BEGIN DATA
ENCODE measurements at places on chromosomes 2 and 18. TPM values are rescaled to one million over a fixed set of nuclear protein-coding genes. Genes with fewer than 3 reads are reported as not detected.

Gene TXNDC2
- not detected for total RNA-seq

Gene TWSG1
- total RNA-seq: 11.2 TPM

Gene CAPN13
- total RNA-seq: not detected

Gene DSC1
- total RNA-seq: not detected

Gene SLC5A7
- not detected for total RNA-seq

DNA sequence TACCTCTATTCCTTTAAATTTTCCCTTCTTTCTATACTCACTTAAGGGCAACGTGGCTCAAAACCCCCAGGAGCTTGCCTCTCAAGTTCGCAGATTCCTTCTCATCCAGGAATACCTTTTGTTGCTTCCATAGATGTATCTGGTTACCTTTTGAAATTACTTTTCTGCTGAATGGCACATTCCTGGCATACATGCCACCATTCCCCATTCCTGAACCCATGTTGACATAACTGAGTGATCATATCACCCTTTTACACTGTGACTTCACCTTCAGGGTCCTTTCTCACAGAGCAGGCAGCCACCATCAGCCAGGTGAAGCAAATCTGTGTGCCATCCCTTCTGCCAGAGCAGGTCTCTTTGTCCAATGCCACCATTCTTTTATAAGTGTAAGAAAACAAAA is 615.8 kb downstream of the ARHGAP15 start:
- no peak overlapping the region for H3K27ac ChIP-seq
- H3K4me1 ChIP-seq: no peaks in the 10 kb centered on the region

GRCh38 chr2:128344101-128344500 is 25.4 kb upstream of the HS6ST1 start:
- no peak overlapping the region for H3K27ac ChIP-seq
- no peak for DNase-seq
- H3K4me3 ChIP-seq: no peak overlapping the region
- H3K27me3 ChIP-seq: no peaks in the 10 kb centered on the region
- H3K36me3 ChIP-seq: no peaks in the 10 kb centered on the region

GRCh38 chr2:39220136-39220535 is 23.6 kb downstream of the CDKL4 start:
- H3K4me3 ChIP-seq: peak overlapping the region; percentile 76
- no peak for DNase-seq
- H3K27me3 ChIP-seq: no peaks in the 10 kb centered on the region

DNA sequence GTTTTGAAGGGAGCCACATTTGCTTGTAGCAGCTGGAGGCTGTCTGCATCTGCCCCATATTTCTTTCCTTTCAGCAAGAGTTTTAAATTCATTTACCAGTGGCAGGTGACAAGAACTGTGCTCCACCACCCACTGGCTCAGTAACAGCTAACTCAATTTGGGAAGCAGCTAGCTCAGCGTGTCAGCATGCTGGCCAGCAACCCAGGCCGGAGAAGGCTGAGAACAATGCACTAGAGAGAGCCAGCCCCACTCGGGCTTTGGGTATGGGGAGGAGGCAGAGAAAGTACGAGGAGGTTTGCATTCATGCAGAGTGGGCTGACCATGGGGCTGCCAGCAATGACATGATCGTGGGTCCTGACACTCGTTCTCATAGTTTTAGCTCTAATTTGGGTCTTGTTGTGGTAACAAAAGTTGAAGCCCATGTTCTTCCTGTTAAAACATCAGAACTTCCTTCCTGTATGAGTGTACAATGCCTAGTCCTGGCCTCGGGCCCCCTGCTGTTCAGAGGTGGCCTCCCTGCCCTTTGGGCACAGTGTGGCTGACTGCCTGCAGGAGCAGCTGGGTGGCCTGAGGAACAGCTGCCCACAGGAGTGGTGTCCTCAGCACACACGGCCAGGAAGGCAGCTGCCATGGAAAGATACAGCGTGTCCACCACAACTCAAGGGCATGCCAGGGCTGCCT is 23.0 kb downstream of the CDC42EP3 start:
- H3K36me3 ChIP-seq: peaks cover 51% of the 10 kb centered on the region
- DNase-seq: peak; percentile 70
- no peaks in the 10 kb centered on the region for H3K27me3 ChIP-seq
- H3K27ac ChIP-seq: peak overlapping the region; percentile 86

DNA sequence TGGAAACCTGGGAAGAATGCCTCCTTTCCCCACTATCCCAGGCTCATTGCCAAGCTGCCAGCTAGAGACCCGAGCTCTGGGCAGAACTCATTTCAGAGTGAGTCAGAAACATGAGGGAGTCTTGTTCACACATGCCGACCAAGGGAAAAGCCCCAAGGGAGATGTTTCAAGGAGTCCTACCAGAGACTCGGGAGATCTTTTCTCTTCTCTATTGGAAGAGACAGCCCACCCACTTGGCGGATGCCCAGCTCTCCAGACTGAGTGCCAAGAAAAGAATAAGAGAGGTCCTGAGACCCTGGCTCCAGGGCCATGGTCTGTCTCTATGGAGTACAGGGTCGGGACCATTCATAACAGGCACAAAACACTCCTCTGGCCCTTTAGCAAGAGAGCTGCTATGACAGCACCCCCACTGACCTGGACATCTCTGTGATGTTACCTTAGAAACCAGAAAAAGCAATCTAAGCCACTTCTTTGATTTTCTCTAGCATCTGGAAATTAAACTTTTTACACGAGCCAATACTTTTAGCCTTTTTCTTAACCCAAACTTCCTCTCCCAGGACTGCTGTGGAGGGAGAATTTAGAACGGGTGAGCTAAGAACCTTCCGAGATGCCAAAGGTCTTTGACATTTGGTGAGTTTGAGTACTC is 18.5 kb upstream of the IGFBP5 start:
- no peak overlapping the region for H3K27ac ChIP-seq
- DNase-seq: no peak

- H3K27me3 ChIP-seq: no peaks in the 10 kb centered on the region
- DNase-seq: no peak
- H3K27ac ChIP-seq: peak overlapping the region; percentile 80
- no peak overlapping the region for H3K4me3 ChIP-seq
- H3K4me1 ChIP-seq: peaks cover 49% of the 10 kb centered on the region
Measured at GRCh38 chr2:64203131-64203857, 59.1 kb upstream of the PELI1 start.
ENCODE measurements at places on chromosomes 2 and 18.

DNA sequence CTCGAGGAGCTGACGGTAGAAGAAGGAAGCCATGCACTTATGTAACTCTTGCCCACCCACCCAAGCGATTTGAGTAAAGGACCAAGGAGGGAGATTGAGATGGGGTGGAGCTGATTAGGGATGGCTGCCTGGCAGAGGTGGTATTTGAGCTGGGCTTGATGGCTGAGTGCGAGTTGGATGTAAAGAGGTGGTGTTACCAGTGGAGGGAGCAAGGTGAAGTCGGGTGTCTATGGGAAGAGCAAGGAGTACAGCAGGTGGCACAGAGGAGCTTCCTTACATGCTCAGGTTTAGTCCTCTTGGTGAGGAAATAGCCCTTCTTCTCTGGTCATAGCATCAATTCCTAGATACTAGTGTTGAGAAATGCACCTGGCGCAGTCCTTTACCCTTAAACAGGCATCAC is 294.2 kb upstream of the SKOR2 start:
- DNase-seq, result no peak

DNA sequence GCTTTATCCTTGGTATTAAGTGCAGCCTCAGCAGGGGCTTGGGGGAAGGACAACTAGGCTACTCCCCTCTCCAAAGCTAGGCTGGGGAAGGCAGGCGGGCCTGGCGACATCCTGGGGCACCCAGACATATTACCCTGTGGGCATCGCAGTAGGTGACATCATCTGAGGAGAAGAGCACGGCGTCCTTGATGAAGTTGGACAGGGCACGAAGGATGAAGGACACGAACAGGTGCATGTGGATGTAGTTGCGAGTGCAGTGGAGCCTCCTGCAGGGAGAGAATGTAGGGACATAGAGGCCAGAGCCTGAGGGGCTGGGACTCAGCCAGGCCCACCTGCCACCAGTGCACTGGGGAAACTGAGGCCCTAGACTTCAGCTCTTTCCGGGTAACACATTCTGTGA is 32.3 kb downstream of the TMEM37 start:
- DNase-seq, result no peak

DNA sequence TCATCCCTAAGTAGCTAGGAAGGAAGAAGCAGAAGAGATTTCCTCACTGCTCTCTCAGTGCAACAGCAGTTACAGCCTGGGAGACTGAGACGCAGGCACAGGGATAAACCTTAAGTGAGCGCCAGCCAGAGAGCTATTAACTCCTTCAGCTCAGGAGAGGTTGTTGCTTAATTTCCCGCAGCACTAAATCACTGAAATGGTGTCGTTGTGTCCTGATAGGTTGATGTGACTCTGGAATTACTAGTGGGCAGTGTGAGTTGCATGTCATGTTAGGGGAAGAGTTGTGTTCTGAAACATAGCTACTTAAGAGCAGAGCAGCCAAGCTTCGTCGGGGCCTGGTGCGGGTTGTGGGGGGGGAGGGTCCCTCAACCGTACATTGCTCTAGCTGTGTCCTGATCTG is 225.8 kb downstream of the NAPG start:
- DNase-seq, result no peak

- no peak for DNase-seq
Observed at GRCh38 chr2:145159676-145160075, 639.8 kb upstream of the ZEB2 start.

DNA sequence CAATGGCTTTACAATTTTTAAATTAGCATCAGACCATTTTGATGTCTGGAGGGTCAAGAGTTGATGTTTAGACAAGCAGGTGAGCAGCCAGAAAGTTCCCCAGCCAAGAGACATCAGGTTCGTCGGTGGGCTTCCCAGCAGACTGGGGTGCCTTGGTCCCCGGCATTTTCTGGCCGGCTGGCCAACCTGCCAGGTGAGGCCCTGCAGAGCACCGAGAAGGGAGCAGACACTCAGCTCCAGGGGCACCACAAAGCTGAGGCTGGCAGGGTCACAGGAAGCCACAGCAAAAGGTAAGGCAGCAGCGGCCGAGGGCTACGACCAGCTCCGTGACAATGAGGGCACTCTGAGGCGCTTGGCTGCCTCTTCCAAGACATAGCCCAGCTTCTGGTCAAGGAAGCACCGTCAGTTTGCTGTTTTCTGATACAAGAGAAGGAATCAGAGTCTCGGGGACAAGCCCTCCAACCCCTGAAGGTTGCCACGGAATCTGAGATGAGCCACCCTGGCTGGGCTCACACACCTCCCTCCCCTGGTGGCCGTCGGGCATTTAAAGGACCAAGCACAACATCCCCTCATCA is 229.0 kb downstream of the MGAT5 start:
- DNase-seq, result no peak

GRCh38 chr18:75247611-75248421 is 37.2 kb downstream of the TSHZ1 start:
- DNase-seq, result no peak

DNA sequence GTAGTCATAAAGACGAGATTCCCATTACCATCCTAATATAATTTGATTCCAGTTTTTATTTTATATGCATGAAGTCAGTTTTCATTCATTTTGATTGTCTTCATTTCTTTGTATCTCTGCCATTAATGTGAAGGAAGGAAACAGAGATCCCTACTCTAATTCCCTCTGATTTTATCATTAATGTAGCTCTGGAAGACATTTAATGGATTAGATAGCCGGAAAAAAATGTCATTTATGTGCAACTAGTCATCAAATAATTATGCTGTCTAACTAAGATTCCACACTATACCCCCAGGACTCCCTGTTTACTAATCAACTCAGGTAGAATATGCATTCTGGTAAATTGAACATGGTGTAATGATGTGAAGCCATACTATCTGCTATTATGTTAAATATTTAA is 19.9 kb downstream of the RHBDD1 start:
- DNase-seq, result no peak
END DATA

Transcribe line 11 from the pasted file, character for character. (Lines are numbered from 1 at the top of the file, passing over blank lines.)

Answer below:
- not detected for total RNA-seq